S.F. Expands Street Closures After Initial Plan Drew Criticism

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City agencies agreed to close the 100 block of Golden Gate Avenue after repeated requests from community members and Supervisor Matt Haney, who represents the Tenderloin. Courtesy of St. Anthony Foundation

San Francisco is closing several streets as part of an extension of the stay-home order, in a move that addresses some criticism of a street-closure plan announced last week.

John F. Kennedy Drive in Golden Gate Park and John F. Shelley Drive in McLaren Park will close to motor vehicles so pedestrians can more easily achieve the six feet of separation that health care officials advise to stem the spread of COVID-19, Mayor London Breed announced Monday.

This is in addition to the multiple street closures that the San Francisco Municipal Transportation Agency’s Slow Streets Program will implement in coming weeks. The program drew fire from city supervisors who found the street selections inadequate or confusing.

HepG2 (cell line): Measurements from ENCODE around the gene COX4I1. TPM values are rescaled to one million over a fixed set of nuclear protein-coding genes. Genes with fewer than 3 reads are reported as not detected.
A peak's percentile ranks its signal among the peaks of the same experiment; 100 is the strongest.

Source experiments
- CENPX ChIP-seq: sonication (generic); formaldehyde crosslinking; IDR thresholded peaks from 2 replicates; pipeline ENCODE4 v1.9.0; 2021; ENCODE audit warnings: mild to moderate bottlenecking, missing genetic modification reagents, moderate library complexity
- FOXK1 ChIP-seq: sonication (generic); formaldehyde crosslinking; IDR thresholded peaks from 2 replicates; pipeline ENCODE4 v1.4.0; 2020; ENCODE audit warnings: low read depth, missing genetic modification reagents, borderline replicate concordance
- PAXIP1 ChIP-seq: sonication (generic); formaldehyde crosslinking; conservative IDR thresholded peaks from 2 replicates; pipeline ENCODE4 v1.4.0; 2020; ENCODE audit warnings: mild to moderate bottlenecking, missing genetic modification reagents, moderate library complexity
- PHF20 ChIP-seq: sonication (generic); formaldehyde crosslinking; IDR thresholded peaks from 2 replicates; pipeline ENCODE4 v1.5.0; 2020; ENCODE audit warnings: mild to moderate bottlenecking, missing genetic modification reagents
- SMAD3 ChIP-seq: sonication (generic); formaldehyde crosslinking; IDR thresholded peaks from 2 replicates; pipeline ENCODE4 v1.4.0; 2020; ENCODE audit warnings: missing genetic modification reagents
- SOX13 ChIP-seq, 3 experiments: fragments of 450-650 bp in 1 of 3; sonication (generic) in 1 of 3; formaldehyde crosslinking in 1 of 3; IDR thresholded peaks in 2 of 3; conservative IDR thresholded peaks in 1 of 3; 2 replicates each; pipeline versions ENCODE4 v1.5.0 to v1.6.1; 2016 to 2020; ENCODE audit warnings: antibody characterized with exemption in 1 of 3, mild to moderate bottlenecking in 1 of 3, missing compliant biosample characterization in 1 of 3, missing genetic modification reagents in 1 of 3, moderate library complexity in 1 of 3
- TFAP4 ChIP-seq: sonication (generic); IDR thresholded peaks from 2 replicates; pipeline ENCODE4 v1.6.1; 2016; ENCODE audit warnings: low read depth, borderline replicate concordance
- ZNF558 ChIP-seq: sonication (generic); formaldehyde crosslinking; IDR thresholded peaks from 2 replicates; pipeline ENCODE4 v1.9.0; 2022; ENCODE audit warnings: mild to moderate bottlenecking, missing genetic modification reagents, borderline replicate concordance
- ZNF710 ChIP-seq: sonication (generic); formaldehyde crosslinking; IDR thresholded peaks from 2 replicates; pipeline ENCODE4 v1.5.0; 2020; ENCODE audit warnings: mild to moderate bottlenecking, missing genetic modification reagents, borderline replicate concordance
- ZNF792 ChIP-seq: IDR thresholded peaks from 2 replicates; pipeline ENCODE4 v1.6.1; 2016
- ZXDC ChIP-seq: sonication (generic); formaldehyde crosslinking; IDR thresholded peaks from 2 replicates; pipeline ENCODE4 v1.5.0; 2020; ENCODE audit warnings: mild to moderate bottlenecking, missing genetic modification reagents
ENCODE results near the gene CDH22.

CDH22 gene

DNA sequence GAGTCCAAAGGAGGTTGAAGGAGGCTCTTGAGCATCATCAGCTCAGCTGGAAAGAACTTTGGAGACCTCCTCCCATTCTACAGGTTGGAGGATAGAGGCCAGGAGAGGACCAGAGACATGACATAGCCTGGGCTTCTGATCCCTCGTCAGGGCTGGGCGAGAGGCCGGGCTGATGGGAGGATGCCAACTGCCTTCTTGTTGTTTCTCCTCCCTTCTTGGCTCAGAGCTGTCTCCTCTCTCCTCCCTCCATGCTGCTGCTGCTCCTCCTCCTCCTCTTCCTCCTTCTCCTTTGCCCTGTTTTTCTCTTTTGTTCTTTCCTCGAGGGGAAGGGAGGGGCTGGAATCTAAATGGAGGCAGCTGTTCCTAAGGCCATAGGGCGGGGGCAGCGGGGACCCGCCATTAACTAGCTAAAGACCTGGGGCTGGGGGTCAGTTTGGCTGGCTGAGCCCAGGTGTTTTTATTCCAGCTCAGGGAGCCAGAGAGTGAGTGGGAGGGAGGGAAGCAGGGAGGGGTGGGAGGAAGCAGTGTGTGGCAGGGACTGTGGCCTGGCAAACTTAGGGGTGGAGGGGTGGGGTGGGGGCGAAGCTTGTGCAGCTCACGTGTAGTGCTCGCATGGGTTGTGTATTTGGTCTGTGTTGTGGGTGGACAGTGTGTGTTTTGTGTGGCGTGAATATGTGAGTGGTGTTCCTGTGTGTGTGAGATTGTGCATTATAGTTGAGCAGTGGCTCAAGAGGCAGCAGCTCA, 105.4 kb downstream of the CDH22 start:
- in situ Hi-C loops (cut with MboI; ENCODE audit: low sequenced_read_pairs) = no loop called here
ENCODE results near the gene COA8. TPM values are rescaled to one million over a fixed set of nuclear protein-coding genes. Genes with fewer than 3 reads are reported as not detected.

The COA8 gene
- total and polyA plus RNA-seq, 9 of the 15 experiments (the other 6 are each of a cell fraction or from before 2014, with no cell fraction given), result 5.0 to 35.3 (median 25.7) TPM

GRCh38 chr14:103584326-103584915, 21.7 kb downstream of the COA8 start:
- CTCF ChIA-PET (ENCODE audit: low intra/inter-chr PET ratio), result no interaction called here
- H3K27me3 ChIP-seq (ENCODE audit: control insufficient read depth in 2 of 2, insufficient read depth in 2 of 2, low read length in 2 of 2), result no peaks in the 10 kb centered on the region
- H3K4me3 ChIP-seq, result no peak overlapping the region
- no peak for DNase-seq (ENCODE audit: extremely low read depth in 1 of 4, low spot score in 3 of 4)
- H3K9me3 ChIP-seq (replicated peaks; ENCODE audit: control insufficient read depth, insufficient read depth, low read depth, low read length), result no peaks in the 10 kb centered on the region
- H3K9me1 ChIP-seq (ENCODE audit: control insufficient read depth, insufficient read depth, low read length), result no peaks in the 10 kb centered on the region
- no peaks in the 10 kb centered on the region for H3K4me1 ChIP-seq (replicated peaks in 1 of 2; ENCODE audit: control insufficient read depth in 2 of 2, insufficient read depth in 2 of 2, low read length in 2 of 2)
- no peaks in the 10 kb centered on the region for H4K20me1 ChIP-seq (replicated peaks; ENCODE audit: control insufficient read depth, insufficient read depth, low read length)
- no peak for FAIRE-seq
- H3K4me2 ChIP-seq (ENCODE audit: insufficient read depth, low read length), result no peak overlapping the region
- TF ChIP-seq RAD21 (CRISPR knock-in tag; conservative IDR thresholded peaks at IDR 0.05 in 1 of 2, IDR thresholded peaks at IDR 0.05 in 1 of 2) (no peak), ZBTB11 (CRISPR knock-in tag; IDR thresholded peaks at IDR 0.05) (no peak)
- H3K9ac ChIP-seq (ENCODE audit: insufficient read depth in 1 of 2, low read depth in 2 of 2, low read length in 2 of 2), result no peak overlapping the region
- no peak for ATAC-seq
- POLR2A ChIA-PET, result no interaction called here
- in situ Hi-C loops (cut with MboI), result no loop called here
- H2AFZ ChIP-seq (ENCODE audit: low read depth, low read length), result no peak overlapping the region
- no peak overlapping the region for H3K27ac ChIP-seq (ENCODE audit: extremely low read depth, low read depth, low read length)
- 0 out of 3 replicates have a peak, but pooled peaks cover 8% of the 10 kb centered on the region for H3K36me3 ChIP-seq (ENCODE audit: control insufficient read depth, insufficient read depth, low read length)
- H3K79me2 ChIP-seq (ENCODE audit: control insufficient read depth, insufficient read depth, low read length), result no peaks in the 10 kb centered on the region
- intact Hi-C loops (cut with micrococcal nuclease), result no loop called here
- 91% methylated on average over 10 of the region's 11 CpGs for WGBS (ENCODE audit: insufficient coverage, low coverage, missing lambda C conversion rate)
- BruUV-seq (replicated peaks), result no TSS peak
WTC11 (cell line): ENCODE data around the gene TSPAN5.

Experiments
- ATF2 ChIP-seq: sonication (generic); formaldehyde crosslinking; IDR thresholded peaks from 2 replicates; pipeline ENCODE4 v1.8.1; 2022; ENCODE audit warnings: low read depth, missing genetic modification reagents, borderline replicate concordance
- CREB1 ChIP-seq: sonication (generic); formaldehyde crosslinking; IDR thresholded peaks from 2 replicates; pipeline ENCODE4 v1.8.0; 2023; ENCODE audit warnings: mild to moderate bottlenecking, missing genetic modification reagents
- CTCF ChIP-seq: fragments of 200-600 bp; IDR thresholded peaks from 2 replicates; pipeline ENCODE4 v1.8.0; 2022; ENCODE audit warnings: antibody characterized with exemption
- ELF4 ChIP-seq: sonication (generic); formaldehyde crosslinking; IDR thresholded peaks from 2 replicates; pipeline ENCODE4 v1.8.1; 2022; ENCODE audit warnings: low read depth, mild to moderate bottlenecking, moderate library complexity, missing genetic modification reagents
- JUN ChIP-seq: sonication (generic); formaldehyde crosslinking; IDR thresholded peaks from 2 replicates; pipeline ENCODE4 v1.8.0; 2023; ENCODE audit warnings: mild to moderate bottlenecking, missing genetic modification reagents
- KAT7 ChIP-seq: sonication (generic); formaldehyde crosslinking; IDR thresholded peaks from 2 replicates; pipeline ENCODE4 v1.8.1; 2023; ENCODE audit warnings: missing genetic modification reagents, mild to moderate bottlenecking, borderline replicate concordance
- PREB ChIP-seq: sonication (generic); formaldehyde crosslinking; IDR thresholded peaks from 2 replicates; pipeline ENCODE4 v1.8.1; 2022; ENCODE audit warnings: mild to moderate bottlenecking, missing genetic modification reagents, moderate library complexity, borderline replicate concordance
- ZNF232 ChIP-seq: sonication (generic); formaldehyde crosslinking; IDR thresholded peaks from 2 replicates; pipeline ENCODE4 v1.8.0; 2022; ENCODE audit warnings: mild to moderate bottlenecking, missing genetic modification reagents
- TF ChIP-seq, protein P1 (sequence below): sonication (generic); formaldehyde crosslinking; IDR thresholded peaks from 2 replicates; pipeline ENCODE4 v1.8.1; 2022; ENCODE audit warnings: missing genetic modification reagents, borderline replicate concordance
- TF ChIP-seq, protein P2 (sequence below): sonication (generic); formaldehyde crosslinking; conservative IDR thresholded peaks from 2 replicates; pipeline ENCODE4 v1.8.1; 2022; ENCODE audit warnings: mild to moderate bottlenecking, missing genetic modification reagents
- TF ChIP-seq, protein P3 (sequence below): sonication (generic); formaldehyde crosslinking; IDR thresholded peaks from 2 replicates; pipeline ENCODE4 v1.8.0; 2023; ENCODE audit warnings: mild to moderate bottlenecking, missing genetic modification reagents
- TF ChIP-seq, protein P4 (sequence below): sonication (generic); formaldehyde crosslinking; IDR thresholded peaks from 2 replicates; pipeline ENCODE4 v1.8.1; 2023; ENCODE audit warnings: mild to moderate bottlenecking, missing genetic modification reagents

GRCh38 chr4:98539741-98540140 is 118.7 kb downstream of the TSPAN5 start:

“That’s a great start, but it’s not enough,” said District 6 Supervisor Matt Haney on April 21 in response to the program’s announcement. “We need to make an expansion of the space that people have in the Tenderloin.”

Haney and neighborhood organizations had been pushing the city for weeks to close the 100 block of Golden Gate Avenue to enable social distancing for the throngs of people standing in line every day for take-out meals from area soup kitchens.

“We need more space,” St. Anthony Foundation Executive Director José Ramirez told the Public Press. At the time, he said there was “not adequate social distancing” because clients were crammed into sidewalk space alongside pedestrians, tent dwellers and occasional bicyclists.

On April 23, city agencies finally complied. The street is now closed to through traffic from 6 a.m. to 3 p.m., with exceptions for emergency vehicles, bicycles and vehicles delivering clothing donations.

Organizations along Golden Gate Avenue, between Jones and Leavenworth streets, have seen elevated demand for prepared meals, produce, hygiene kits, clothing and other services since Breed issued a mid-March order to close nonessential businesses and require residents to shelter in place.

The St. Anthony Foundation, which operates on that block, has experienced about a 50% surge in demand for meals since the crisis hit. It now consistently serves about 3,000 free meals daily, up from about 2,000 prior to the order. The organization has also paid out of pocket to provide handwashing stations to clients and personal protective equipment for staff.

That elevated demand is likely to be the new normal for many weeks to come, now that Breed has extended the shelter-in-place order through May.